The results of the next-generation sequencing analysis of the BOLERO-2 samples showed that specific activating PIK3CA mutations are not in themselves predictive of clinical benefit from mTOR inhibitors, possibly because there are other ways to activate mTOR independently of PI3K.
“It is probably more likely to predict response to specific PI3K inhibitors,” suggested the paper’s discussant, Stephen R.D. Johnston, MA, MD, PhD, Professor of Breast Cancer Medicine at The Royal Marsden Hospital in the United Kingdom.
It appears that the more “normal” the estrogen receptor–positive cancer cell (ie, the fewer the mutations), the better the benefit from mTOR inhibitors, he noted.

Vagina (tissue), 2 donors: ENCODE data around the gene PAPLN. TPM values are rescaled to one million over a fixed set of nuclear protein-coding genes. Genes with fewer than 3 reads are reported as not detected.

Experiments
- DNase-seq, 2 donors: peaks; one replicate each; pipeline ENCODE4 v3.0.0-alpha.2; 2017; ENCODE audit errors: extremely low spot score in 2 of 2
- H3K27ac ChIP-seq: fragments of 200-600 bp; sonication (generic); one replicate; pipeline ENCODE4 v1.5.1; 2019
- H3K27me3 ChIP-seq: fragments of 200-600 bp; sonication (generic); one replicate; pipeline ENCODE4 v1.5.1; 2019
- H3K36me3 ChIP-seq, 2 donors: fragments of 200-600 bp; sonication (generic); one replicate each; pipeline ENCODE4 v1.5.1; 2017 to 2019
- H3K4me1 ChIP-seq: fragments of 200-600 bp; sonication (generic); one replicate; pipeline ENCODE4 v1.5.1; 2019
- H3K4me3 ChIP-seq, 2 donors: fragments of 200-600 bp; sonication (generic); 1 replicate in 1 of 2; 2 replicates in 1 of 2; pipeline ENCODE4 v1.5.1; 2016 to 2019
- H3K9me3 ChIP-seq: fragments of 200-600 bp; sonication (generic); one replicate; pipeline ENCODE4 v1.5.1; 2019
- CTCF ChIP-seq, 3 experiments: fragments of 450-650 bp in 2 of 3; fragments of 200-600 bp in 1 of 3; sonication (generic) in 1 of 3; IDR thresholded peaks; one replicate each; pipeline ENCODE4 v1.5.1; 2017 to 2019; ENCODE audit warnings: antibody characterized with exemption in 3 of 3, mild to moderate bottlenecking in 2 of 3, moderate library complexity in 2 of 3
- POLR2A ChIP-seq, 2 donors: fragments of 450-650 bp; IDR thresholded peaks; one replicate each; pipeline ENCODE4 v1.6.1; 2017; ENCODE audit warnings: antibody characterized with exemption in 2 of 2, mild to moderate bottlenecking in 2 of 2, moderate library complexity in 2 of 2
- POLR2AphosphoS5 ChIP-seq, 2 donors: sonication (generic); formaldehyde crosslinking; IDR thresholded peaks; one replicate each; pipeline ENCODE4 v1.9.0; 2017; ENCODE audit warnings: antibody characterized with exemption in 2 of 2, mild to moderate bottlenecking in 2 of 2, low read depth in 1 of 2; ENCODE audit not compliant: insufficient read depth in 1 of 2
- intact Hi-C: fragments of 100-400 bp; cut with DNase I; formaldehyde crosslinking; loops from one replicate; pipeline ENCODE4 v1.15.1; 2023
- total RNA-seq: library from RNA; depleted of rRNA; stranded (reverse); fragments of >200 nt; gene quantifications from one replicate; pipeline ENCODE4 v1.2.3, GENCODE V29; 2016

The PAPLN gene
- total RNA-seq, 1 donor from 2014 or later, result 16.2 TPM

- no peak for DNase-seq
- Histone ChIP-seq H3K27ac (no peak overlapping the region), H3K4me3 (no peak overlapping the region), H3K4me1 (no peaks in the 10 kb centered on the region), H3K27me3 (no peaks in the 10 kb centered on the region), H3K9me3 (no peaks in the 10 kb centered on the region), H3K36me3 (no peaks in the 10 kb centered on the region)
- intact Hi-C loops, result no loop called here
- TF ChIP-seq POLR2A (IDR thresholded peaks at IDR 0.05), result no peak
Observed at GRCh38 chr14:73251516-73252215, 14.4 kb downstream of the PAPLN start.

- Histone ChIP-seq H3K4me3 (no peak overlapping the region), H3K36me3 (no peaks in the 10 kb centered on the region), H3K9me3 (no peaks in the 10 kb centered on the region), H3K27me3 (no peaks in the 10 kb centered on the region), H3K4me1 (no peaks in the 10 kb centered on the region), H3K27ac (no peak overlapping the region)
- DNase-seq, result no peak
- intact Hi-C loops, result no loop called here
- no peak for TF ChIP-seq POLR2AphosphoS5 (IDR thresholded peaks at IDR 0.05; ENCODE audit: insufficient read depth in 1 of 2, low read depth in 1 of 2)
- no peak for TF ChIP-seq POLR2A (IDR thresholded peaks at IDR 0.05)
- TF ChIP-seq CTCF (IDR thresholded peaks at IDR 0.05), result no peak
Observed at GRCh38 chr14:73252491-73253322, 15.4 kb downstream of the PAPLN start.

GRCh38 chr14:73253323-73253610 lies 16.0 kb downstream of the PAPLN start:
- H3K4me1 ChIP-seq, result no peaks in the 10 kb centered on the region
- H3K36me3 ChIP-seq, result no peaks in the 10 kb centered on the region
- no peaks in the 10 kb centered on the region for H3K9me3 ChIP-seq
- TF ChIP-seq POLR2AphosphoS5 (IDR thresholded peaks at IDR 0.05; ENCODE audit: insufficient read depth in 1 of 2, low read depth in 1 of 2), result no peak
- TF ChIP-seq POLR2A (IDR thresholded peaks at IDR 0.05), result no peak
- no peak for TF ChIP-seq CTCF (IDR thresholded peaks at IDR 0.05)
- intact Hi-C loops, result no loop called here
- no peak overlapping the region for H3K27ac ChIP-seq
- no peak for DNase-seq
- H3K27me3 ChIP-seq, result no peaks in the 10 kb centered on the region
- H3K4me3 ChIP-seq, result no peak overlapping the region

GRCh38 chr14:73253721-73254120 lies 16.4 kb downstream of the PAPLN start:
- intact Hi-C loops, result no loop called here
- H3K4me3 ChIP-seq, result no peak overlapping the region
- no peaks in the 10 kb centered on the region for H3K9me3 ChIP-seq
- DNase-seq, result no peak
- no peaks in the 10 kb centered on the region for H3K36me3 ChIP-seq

“Therefore we still should select for treatment on the basis of clinical criteria suggesting acquired resistance to previous nonsteroidal aromatase inhibitors. Perhaps future patients with multiple genetic alterations could avoid treatment and its associated toxicity,” Dr. Johnston suggested. ■
Disclosure: Dr. Johnston reported no potential conflicts of interest.
The search for a biomarker of benefit from mTOR inhibitors in breast cancer fell flat in an exploratory genetic analysis of the BOLERO-2 trial, presented at the 2013 ASCO Annual Meeting by Gabriel N. Hortobagyi, MD, FACP, Professor of Breast Medical Oncology at The University of Texas MD Anderson...